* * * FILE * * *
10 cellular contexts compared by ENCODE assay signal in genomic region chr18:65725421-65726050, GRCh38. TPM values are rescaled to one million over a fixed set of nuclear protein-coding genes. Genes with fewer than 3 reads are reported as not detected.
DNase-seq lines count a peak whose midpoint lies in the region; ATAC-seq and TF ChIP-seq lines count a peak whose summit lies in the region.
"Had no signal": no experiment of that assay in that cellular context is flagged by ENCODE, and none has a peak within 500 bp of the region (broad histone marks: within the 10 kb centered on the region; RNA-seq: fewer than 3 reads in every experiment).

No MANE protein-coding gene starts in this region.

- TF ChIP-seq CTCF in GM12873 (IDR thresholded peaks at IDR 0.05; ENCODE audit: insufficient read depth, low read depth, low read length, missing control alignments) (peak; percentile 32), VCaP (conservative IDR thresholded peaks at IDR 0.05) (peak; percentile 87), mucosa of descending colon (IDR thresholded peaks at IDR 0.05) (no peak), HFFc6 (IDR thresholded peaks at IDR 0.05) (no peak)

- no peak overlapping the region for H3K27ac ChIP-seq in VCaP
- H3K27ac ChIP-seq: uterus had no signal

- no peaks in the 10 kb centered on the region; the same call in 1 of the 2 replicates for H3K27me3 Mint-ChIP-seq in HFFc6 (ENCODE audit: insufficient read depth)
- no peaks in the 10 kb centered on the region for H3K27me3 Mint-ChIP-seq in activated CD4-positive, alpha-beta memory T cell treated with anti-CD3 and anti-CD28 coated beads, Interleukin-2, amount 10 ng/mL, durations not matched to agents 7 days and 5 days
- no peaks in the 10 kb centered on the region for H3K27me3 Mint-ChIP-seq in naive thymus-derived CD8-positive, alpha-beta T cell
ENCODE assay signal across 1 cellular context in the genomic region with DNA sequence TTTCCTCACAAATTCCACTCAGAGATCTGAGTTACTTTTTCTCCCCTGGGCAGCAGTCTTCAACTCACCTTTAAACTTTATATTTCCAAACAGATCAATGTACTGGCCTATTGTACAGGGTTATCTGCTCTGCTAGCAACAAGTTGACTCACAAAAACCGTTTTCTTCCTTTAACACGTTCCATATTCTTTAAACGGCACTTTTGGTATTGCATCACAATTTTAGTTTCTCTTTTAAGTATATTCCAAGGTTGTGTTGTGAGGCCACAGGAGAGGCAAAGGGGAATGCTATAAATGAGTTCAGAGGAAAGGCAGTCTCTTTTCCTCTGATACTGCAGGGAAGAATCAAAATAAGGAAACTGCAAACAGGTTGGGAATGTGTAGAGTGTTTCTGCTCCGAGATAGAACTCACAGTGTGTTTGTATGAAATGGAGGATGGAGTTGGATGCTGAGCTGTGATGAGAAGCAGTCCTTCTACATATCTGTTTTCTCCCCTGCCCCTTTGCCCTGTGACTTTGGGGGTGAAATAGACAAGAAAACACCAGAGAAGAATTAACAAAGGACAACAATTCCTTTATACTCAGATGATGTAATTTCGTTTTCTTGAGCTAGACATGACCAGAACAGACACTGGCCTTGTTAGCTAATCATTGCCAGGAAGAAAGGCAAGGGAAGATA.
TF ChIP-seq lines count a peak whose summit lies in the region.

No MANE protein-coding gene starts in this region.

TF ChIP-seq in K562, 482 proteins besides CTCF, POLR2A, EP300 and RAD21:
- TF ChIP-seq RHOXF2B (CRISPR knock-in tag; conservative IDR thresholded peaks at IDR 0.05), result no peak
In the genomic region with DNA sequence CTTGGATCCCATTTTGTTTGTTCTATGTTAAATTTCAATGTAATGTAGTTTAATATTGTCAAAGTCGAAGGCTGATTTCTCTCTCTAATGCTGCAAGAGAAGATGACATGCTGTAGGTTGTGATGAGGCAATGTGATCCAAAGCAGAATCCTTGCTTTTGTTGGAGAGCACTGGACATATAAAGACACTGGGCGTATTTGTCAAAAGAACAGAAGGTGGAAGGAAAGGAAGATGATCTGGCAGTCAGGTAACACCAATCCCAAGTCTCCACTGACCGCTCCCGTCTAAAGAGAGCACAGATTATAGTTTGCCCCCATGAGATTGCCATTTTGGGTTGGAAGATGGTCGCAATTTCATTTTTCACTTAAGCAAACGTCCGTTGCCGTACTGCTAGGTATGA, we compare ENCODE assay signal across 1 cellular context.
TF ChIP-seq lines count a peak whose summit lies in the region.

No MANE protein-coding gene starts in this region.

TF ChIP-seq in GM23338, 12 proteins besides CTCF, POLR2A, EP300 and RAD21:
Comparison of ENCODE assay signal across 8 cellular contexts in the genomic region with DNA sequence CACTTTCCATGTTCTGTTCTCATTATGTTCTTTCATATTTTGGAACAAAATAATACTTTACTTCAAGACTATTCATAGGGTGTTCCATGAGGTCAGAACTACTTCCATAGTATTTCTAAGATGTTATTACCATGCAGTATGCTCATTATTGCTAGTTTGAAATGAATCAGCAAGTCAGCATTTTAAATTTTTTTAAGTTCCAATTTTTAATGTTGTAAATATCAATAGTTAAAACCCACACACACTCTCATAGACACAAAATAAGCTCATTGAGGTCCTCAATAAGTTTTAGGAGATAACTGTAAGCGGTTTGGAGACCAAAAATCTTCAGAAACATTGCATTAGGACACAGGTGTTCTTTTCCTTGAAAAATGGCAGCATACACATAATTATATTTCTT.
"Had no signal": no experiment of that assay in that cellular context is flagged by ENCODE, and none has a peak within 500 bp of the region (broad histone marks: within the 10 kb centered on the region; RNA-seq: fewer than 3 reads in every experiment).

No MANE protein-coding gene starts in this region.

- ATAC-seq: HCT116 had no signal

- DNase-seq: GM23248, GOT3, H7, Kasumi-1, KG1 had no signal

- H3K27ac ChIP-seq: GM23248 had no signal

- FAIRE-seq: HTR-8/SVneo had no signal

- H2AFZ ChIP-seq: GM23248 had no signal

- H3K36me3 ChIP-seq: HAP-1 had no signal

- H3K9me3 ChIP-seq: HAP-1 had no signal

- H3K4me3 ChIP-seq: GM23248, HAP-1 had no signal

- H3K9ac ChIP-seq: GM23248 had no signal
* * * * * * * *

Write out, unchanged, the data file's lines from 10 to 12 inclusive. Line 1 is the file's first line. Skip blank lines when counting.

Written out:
- no peaks in the 10 kb centered on the region for H3K27me3 Mint-ChIP-seq in naive thymus-derived CD8-positive, alpha-beta T cell
ENCODE assay signal across 1 cellular context in the genomic region with DNA sequence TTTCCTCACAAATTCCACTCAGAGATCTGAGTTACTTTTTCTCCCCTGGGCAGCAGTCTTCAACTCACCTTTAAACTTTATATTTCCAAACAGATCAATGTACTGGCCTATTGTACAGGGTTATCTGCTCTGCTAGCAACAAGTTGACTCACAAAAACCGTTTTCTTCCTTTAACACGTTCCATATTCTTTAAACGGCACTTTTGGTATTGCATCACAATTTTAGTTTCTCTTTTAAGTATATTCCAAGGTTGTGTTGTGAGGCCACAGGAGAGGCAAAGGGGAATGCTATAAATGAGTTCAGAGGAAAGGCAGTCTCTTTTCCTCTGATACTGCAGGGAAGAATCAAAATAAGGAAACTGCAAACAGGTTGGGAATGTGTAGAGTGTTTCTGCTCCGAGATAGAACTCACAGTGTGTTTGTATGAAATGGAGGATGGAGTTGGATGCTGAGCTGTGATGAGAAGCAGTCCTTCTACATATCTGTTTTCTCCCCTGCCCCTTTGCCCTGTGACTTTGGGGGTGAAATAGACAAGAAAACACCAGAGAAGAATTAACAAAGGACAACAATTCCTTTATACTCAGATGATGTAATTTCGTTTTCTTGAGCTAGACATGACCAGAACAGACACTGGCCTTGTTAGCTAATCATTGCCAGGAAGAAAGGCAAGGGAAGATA.
TF ChIP-seq lines count a peak whose summit lies in the region.